Re: [SystemSafety] Stupid Software Errors [was: Overflow......]

From: Daniel Kästner < >
Date: Mon, 4 May 2015 17:41:57 +0200 (CEST)


Dear Derek,

some performance figures about an Astrée analysis for a Level A avionics application:

- code size > 700.000 lines of C code
- analysis duration: 6 hours
- hardware: Intel Core2Duo 2.66 GHz, 8GB RAM.
- result: 0 alarms

I.e. the absence of run-time errors was proven, including arithmetic overflows.

Best regards,
  Daniel.

---
Dr.-Ing. Daniel Kaestner ----------------------------------------------
AbsInt Angewandte Informatik GmbH      Email: kaestner_at_xxxxxx
Science Park 1                         Tel:   +49-681-3836028
66123 Saarbruecken                     Fax:   +49-681-3836020
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> -----Ursprüngliche Nachricht-----
> Von: systemsafety-bounces_at_xxxxxx [mailto:systemsafety-bounces_at_xxxxxx
> von Derek M Jones
> Gesendet: Montag, 4. Mai 2015 15:42
> An: systemsafety_at_xxxxxx > Betreff: Re: [SystemSafety] Stupid Software Errors [was: Overflow......]
>
> Peter,
>
> > I don't buy Derek Jones's or Tom Ferrell's versions of the curate's
egg. I don't see why anyone
> > else should, either. Are they still going to be saying "well, it
depends, it's complicated" in
>
> Blustering in the face of reality is unbecoming.
>
> Very thorough static analysis requires:
>
> o lots of memory. I have written about how optimizing compilers
took
> off in the 1990s because developers finally had computers containing
> enough memory for high level optimization techniques to be used:
>
http://shape-of-code.coding-guidelines.com/2011/10/08/memory-capacity-and- commercial-compiler-development/
> Static analysis requires even more memory. Cloud providers now offer
> machines containing a quarter of a terrabyte of main memory; that
> should be enough.
>
> o lots of cpu power. Again the cloud now provides this, but some
> work is needed to figure out how to parallelize what to data are
> single threaded solutions.
>
> o willingness to put up with lots of false positives. These
> customers are easy to spot because the Unicorns they rid to work on
> are corralled in the car park.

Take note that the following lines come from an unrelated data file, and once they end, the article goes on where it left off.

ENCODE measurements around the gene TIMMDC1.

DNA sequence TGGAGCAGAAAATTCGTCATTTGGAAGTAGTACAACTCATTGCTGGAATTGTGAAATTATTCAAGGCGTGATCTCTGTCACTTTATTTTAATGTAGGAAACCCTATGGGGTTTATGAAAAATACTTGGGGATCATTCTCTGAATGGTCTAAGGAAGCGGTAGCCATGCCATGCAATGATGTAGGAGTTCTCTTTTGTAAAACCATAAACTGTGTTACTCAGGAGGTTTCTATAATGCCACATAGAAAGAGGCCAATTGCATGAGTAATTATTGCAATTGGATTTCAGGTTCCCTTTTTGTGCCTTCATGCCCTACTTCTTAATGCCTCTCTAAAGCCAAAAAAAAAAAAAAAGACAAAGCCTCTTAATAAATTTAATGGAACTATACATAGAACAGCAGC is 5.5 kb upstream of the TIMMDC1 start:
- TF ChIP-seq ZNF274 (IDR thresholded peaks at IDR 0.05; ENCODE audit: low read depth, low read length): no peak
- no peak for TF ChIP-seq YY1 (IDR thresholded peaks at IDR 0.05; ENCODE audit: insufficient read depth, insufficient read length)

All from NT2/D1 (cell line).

>
> o the commercial incentive to make it happen. My experience is
> that most developers are more interested being able to change the
> colours on the user interface that what static analysis tools do.
> Which is why after initial development most commercial static
> analysis R&D goes on the IDE.
>
> So we are now in the position that the computational resource
> problem is solved. I don't think the last two problems will be
> solved until we start sending developers and their managers to
> prison for delivering code containing faults that could have been
> detected.
>
>
> > another twenty years when stupid coding errors still make it through
into supposedly-dependable
> > software products?
> >
> > Look at go-to fail. That's critical code! How come critical code such
as that is not routinely
> > subject to static analysis?
> >
> > Look at the 787 generator code. A systematic loss of all generators is
surely a hazardous event.
> > That should make it 10^(-7). Oh, but I forgot. Even though correct
operation of SW contributes to
> > the 10^(-7), the reliability of the SW itself is not assessed. But
surely it gets to be at least
> > DAL B, since the result is a hazardous event? Oh, but I forgot
something else. A systematic
> > failure like that would be common cause, and the certification
requirements concern single
> > failures, not common cause failures. So that's all right then. Tom's
suggestion that it might have
> > been a design compromise is vitiated by the fact that the phenomenon
is subject to an
> > AIRWORTHINESS Directive by the FAA. (Is that sufficient emphasis?)
> >
> > If people had told me thirty years ago that we'd still be making the
same stupid mistakes in the
> > same ways, but this time in code more fundamental to the safe or
secure operation of everyday
> > engineered objects, I wouldn't have believed it.
> >
> > Maybe it's a social thing. Mostly, people actually writing the code
and inspecting it are in their
> > twenties and their bosses maybe at most in their early thirties. The
young people have never made
> > *this* mistake before - the previous lot had of course, but they're
all in management now. I'm
> > reminded of Philip Larkin's ode to rediscovery, Annus Mirabilis:
> >